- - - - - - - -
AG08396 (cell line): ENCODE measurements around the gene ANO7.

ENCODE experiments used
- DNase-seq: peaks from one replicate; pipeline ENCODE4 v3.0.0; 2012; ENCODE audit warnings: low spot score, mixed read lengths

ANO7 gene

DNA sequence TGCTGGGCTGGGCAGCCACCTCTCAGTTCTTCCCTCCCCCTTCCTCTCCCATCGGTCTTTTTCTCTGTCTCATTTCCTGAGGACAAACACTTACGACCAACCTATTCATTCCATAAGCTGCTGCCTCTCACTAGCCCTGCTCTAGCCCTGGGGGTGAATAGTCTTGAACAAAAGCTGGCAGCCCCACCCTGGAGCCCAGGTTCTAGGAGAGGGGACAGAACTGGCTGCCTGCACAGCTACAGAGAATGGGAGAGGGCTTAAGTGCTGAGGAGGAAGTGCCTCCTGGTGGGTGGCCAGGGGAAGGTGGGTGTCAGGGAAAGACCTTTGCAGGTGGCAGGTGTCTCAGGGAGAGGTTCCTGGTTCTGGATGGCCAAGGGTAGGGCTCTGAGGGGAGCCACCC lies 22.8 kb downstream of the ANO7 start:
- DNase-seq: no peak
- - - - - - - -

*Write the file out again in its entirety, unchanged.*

AG08396 (cell line): ENCODE measurements around the gene ANO7.

ENCODE experiments used
- DNase-seq: peaks from one replicate; pipeline ENCODE4 v3.0.0; 2012; ENCODE audit warnings: low spot score, mixed read lengths

ANO7 gene

DNA sequence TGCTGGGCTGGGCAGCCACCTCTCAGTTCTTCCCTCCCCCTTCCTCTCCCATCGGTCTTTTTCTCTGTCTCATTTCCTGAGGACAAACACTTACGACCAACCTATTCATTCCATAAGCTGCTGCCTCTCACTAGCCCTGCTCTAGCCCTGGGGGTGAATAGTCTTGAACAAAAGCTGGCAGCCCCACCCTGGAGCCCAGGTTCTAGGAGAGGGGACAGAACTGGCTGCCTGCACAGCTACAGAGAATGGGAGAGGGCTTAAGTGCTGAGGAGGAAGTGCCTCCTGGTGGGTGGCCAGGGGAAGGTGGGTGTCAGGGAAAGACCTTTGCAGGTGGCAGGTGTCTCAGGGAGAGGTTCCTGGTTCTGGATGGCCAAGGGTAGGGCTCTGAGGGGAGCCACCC lies 22.8 kb downstream of the ANO7 start:
- DNase-seq: no peak